A Real Estate-Realtor Times reader from Ohio asks:
"I have searched the Internet extensively and have not been able to find an answer, so, can a home be sold by law with a damaged roof? The reason I ask is the owners are trying to sell the house "as is" and I have been told that you cannot sell a home with a faulty roof."
My immediate reaction is that I know of no law that says you can't sell a house with a faulty roof. I know, however, that you cannot sell a house without disclosing to the buyer that the roof is faulty.
If the seller tells the buyer that the roof is faulty and then the seller says that the house is being sold "as is," the buyer has the option of agreeing or walking away from the sale.
When I sold my house in 2001, I filled out a state-mandated disclosure form. In that form, I stated that sections of the roof of my house were about 80 years old, that other parts were newer and that I had tried to keep the roof in good repair and to the best of my knowledge, the roof had no leaks.
I also told the prospective buyers that they had the option of hiring a home inspector or professional roofer to give the roof a good going over, and that any necessary repairs would be negotiable.
I gave them two options: If roof repairs were required, I would, after negotiation, either have the problems repaired myself or I would reduce the asking price of the house by whatever I considered the most reasonable bid for those repairs.
There were seven bidders. The successful one accepted that the statements I made on my disclosure form were true to the best of my knowledge and actually -- and against my strenuous recommendations -- did without a home inspection.
Old roofs are prone to leaks for a variety of reasons, and even a thorough going over by the best professional roofer might be able to successfully predict where the next one will occur.
But as far as it being illegal to sell a house with a faulty roof, my answer is, it is news to me. If you, as a seller, know the roof is faulty and then sell the house as is without disclosing the problem, you should be prepared to spend time in court.
When the typical roof leaks, the solutions are easy: If you're handy, you get out the ladder and the shingles or roof tar. If you're not, you grab the Yellow Pages. Roofs of modern houses are usually made of asphalt or fiberglass-reinforced asphalt shingles. They can last 25 years, are readily available, and are easily repaired or replaced.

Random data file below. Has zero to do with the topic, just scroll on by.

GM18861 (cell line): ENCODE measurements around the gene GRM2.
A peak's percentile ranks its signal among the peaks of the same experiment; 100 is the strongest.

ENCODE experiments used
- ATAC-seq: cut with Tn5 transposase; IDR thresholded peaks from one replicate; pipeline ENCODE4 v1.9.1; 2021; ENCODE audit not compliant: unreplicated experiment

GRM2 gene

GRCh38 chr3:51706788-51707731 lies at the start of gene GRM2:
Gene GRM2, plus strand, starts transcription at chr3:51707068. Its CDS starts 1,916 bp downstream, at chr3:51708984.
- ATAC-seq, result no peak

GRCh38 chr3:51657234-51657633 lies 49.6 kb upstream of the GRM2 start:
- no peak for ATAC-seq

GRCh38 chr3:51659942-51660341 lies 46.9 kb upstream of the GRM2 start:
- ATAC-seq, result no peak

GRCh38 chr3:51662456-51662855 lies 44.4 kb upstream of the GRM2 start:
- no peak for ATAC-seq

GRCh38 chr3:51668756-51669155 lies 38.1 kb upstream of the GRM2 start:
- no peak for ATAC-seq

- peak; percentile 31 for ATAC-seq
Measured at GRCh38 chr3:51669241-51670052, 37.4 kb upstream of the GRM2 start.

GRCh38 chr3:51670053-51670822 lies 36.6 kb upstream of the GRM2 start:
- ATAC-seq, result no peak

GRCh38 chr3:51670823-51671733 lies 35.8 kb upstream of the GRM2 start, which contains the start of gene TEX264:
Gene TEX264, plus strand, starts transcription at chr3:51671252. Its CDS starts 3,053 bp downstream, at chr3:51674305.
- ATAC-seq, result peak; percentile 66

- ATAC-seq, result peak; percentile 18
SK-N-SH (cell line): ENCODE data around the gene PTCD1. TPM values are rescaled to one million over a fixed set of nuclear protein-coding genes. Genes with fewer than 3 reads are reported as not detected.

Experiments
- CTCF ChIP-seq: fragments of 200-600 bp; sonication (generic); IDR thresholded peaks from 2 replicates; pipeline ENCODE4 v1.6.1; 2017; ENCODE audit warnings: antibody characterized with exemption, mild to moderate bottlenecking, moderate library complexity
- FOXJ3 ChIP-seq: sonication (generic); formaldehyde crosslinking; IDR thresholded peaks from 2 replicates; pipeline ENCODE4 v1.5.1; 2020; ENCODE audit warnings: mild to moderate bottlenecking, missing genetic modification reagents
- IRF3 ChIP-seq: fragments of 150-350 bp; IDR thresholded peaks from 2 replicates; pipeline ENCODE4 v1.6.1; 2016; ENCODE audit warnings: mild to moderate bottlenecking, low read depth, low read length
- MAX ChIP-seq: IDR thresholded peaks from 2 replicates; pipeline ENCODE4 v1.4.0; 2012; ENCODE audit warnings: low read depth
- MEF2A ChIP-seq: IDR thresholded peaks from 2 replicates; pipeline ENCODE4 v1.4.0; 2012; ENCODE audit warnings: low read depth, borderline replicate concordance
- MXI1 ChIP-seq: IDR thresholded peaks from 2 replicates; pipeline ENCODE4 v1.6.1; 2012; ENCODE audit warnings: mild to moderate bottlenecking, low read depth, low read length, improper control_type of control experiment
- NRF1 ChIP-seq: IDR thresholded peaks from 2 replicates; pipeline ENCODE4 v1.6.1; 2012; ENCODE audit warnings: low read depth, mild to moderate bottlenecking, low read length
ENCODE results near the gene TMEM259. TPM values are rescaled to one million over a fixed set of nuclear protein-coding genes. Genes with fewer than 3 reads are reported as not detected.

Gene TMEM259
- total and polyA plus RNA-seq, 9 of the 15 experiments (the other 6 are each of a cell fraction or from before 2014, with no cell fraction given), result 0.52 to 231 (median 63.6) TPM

But a lot of roofs of very old houses can actually be a series of roofs of different materials, including slate and tin. So repairing it is all the more difficult and expensive.
Many older houses were designed on paper, and a lot of times, the architects had little knowledge of how water would flow in rainstorms.
As houses changed hands, succeeding owners might not have had the financial resources of the original ones. So they took shortcuts. For example, when leaks appeared in galvanized metal roofs, many homeowners coated the tin with asphalt.
Asphalt wasn't an ideal choice to begin with: Sulfur in asphalt attacks metals, creating an acidic reaction that accelerates rust.
Tin will last indefinitely if it is painted every five to seven years with a primer that is 50 percent linseed oil and 50 percent iron oxide, roofing experts say.
When roofs are properly maintained, the system works. But, as many sellers find when they put their house on the market, deferred maintenance can cost a bundle.
Remember that the source of a roof leak is usually not all that obvious. Sometimes, roofers have to come back again and again because they repair the obvious and don't look for the real cause.
Enough on old roofs, and now back to complete disclosure. Any real estate agent worth his or her salt will tell you that "disclose, disclose, disclose" is as important to the future of a seller as "location, location, location" is to a buyer.
The number-one source of litigation in home transactions has been the failure to disclose property defects. The era of caveat emptor -- let the buyer beware -- is over. Agents need to spend more than a couple of minutes convincing the seller that his or her failure to disclose such defects will come back to haunt them.
Disclosure is often state law. In states where disclosure is not mandated, many major real estate brokerages provide disclosure forms.
Your agent should insist that you as the seller disclose everything and tell the complete truth. If a buyer has a question about anything, the buyer should seek professional advice.
It may seem like a cop-out on your agent's part. It isn't. It is simply good business, for the seller, the agent and the buyer.